Hill folk and non-Hill folk are very different folks. Rarely shall the twain meet. So here’s my attempt to bridge a divide.
It’s in the chasm between the two — the normal people, and those of us who are light-headed on the ratified air of the Ottawa bubble and all the free oysters it provides — that misconceptions come out. And misconceptions turn into talking points. And talking points widen the divide.
Joe Tory may sit at home, switch the channel to Brian Lilley’s face, open his dedicated Conservative Party fundraising email folder and sit and stew over whatever it is the Media Party is up to now. Can you believe what those lame stream media whiners are bitching about now?
Jane Dipper, meanwhile, may check her Twitter and gape incredulous over what @Min_Reyes is telling her today: can you believe what the Harper Government is trying to do now. Muzzling scientists, chaining-up critics, clamping-down on debate.
Hill scribes write about Hill things. Non-Hill scribes write about non-Hill things. Interlocutors — your Andrew Coynes, or your Chantal Héberts — try to bridge communication divides between the two.
This is probably an irreconcilable divide. Until we begin beaming Power & Politics into Canadians’ cerebella nightly, people will continue the slow slide towards personally-catered media. News consumers, if they continue to consume at all, will nibble on ideologically-compatible sources and ignore or miss other outlets.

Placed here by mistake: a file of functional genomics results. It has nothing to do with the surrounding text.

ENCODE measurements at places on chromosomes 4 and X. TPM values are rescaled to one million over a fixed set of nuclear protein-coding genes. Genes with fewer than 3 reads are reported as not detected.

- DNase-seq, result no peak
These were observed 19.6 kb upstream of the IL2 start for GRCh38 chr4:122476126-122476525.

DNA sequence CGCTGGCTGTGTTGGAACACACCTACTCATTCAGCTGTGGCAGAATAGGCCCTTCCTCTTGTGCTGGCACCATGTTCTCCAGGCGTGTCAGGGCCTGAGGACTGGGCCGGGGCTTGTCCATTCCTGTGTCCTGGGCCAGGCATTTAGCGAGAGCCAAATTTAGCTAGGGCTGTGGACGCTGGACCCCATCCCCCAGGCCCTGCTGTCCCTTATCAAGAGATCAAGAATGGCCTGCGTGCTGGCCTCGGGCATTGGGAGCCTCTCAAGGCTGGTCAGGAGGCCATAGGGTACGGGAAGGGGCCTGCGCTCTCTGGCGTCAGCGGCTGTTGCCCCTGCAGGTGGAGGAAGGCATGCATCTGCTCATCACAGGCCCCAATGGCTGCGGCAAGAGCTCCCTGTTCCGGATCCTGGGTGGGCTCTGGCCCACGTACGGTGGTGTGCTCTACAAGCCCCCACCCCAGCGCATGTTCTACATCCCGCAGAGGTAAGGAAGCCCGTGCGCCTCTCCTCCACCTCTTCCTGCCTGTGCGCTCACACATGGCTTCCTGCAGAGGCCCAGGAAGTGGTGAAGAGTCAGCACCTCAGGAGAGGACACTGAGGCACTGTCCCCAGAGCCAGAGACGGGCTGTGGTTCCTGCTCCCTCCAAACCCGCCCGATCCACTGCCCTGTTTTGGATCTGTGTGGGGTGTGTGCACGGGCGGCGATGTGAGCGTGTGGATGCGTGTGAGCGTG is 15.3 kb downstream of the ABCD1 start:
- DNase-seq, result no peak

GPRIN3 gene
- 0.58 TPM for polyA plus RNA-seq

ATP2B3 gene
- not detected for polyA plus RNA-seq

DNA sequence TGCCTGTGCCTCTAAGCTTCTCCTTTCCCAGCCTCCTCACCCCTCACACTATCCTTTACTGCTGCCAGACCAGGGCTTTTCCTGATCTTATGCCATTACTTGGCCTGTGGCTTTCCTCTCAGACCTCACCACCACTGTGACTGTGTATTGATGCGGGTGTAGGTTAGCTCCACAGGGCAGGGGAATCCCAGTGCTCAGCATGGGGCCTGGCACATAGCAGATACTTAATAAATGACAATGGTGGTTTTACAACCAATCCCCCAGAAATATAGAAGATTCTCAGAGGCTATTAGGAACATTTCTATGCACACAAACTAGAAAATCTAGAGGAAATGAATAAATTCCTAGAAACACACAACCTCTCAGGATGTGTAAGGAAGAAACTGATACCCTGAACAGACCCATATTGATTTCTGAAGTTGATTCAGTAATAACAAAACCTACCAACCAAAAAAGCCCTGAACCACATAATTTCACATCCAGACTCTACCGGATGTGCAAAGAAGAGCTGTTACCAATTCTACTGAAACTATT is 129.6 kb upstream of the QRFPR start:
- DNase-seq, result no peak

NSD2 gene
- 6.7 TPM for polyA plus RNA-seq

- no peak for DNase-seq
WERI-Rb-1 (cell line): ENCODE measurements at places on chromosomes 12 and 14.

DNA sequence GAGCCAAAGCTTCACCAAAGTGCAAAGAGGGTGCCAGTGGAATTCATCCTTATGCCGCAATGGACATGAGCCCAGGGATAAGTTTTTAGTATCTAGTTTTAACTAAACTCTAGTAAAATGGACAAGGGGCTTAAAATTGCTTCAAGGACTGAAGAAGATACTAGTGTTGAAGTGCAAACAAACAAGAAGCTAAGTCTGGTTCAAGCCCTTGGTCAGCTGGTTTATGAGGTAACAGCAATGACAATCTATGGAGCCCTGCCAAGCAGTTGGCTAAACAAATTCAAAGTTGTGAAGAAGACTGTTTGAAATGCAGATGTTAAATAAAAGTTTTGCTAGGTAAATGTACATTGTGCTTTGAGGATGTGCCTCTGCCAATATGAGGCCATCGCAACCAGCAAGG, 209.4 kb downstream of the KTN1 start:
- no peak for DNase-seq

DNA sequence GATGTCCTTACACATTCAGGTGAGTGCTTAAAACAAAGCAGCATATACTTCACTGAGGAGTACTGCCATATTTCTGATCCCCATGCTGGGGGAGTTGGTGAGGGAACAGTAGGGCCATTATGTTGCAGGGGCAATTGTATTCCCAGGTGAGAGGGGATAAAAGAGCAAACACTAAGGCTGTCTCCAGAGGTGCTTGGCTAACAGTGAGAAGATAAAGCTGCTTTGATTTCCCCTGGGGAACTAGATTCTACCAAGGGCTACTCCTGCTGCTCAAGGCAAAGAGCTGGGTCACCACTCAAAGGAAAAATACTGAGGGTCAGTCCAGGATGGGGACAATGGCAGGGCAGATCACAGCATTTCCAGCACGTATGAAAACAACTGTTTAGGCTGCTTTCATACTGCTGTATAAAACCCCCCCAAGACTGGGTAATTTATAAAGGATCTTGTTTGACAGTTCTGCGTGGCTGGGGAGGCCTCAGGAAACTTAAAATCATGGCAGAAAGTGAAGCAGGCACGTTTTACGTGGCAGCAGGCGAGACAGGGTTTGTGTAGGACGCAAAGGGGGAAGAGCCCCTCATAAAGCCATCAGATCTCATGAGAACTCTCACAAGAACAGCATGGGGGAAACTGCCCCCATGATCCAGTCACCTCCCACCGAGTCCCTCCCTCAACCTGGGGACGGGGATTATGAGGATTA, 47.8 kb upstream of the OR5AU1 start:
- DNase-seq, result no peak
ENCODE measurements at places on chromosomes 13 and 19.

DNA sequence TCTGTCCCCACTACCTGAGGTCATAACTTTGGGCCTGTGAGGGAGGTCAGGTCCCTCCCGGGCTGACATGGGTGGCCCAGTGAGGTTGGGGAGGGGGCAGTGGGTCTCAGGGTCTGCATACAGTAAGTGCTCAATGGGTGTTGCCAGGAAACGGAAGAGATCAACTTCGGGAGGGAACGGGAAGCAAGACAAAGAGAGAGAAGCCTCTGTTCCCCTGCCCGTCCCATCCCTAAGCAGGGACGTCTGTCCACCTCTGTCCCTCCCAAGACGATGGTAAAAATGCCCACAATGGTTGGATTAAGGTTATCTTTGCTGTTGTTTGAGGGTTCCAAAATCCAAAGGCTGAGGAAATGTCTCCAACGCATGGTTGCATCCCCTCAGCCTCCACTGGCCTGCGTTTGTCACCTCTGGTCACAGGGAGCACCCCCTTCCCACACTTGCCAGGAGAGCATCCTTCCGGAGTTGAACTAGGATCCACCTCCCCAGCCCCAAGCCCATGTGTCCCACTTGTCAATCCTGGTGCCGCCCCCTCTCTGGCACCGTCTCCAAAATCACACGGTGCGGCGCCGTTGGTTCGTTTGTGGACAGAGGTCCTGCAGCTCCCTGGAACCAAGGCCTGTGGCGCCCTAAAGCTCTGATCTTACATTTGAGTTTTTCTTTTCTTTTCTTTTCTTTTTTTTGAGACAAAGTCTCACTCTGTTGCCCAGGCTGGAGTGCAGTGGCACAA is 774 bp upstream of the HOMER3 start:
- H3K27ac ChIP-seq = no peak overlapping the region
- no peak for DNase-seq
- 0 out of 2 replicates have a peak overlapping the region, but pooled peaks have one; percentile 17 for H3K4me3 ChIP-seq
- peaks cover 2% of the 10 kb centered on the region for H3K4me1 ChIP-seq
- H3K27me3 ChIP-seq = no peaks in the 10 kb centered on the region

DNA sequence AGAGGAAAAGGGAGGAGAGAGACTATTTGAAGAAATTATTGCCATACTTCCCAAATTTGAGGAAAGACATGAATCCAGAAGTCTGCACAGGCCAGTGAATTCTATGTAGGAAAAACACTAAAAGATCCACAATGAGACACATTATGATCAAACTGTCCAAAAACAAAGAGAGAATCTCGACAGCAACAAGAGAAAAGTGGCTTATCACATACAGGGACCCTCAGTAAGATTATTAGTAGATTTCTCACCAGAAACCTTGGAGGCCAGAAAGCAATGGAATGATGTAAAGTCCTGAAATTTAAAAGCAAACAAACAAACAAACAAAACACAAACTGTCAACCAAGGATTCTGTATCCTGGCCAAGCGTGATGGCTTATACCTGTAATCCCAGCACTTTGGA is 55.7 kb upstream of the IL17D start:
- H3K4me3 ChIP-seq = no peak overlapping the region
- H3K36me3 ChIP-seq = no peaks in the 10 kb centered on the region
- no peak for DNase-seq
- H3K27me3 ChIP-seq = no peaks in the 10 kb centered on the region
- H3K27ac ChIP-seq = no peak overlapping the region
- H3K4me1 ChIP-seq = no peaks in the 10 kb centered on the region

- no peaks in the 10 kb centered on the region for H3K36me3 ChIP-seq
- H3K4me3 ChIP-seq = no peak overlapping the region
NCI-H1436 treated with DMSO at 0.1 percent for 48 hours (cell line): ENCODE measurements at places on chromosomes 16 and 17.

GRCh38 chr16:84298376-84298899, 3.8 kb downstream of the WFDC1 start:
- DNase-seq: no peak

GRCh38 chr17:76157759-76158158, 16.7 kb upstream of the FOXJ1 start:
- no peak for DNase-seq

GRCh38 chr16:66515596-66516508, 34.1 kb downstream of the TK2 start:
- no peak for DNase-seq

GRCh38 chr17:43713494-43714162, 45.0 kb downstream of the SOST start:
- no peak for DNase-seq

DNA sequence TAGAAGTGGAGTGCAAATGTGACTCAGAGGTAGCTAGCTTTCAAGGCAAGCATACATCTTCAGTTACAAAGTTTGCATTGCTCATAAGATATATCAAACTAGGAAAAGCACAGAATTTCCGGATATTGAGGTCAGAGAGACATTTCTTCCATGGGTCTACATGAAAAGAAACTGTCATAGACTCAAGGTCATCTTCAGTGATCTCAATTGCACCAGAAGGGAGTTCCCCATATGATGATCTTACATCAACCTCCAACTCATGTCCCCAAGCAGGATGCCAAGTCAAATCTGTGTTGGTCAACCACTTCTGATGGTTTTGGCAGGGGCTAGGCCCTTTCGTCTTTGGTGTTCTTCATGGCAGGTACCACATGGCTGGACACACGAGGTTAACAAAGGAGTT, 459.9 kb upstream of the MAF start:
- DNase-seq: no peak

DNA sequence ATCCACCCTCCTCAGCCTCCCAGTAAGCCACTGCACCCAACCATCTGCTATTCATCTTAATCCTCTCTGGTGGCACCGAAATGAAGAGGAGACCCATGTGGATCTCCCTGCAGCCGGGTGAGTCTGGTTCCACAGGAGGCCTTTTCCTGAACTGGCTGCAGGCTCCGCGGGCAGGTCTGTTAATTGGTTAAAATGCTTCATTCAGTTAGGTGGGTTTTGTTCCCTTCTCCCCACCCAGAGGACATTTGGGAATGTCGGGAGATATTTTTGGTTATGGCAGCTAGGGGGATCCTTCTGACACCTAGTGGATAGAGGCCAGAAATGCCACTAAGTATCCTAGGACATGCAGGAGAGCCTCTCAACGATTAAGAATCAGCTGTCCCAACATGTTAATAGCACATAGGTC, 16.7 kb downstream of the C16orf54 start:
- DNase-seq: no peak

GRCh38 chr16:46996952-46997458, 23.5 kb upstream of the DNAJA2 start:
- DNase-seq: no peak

Which is, perhaps, not in-and-of-itself a terrible thing. But what it does is foster saplings of inaccuracies that are worth correcting.
Take, for example, the truism that the brass doors of Ottawa are all shut — that ministers are scarce and that their media flaks are actually just sacks of flour with drawn-on moustaches and hats, propped up in office chairs.
Okay, it’s half true. I’ve dealt with a number of moustached sacks.
Because, for a handful of ministers, ‘media relations’ is a dirty phrase.
Take one email exchange I had with the office of Rob Moore, Minister for the Atlantic Canada Opportunities Agency (ACOA.)
Following some euphemistic language in the most recent budget, I was poking around to ask whether the Enterprise Cape Breton Corporation (ECBC) — an arms length development board aimed at tackling the Nova Scotia’s mostly-unemployed island — was to be axed.
“ECBC continues to be responsible for the delivery of ACOA programs in Cape Breton,” I got back from a spokesperson, doing her best imitation of doublespeak.
What does that mean, I asked? It is certainly true that ECBC receives ACOA funding. Will that continue into the future?
“ECBC continues to be responsible for the delivery of ACOA programs in Cape Breton.”
Every interview request was turned down, and Moore ran from questions in the House of Commons foyer.
Turns out, in the end, ECBC got the axe.
That’s just one of a long list of stories of communications warcraft in Ottawa. I’ve already described the Theatre of the Absurd that went with the Justice Minister’s spectacularly tin-eared unveiling of the new prostitution bill.
Hill author Mark Bourrie has a book dedicated to the professional obfuscation that goes on here, tentatively titled Kill the Messengers. It will be out in the coming year.
But that’s really only half the story.